Cooper plays a loner named Benjamin Trane. He rides into Mexico hoping to sign up with either Emperor Maximilian or the revolutionary Juarez--whoever will pay him the most. ...He stumbles across Joe Erin (Lancaster)..their first encounter is a hoot & gets this movie off on a rousing note.. ...& hooks up with a group of mercenaries headed by Erin....  However, their negotiations with Marquis Henri de Labordere (played to the hilt by Cesar Romero) is interrupted by the arrival of the Juaristas. From then on...The story becomes a matter of who's conning who. .... a fortune in gold ...& what seems like EVERYBODY's playing EVERYBODY....& a terrific conclusion.

--"Man's got to have more. Needs something to believe in."
"I've got that too,"
says Trane as he holds up his rifle and gives it a shake.

Cooper & Lancaster are terrific as Ben Trane and Joe Erin...playing with & off each other smoothly & delightfully....the character that Burt Lancaster plays in "Vera Cruz" really paves the way for his portrayal of Dolworth in "The Professionals"..(could be a younger version of the same character, in many ways...although ultimately much darker)...............Neither Aldrich, nor Lancaster, take the easy road w/ Joe Erin's character...& kudos to both of them for it.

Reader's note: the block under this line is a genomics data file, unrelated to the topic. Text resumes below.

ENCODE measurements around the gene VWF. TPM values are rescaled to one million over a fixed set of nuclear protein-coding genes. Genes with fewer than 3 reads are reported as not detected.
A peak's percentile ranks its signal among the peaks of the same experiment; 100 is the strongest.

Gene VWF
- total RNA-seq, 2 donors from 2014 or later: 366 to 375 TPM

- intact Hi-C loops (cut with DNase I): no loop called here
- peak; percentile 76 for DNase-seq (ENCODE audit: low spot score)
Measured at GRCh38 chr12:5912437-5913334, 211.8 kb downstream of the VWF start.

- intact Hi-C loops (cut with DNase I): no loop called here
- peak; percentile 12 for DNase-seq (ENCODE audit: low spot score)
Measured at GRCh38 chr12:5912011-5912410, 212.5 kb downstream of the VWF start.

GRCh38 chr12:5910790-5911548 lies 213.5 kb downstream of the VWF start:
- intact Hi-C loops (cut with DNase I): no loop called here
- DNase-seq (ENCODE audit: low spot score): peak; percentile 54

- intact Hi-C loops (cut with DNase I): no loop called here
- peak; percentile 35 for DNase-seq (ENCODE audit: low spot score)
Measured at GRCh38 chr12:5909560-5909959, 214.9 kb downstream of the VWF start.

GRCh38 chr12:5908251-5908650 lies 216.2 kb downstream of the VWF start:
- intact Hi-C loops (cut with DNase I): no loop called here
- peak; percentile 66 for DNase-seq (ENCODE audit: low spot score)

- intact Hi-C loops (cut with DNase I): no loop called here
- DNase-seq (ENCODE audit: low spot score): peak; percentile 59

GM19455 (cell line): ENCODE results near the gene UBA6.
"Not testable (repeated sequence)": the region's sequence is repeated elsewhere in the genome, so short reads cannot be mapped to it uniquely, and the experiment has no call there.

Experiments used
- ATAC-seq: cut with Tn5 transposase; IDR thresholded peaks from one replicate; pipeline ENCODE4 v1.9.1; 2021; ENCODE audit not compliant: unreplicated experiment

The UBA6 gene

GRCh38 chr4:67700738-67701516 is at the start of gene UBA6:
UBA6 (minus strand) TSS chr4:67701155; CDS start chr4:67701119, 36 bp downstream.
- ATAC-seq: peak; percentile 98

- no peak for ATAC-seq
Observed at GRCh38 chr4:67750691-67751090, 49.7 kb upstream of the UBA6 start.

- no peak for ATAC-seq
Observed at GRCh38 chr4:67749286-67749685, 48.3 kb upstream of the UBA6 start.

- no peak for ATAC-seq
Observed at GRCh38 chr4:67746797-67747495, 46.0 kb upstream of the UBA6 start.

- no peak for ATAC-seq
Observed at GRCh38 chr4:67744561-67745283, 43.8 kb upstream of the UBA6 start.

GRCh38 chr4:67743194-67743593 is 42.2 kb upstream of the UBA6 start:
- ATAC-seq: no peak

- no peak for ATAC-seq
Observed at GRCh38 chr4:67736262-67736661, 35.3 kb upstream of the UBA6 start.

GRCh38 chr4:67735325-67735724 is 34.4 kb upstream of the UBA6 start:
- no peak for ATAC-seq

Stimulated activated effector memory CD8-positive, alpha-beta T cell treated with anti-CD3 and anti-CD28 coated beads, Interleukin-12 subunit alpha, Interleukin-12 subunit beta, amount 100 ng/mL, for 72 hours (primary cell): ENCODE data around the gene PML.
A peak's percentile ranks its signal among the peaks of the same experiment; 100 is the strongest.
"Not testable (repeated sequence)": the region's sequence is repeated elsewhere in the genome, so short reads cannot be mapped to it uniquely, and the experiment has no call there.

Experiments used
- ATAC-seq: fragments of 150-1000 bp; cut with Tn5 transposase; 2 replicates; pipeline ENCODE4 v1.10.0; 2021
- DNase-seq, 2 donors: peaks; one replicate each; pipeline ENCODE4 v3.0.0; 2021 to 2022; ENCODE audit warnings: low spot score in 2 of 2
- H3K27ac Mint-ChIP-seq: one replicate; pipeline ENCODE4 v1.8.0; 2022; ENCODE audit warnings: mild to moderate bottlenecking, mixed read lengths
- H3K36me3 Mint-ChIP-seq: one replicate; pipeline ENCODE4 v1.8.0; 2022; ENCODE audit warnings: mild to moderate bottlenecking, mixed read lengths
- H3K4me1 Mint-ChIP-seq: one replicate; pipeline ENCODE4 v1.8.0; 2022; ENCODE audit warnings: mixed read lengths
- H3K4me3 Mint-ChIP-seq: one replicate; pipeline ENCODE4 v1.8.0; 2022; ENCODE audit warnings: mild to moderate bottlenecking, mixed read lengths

A fabulous supporting cast.........some great dialogue......(Joe Erin's "Ace Hanna" story being a particular favorite of mine), ahead of its time as well as a product of it....... major inspiration of the Italian Westerns, which came a decade later...."Vera Cruz" is not only a top notch, crackling good Western.....but an important one......& deserving of " must see" status.

Off-Topic Discussion / El Cow-boy Italiano
« on: May 24, 2005, 08:49:07 AM »

Frank Nero as Django  ::)

Many more cool old posters here...lotta Westerns..some are too blurry..but not all.

¬† ¬† ¬† ¬† ¬† ¬† ¬† ¬† ---> ¬  ¬  ¬  ¬  ¬  ¬

Off-Topic Discussion / Best hat in a Western
« on: May 20, 2005, 03:45:53 PM »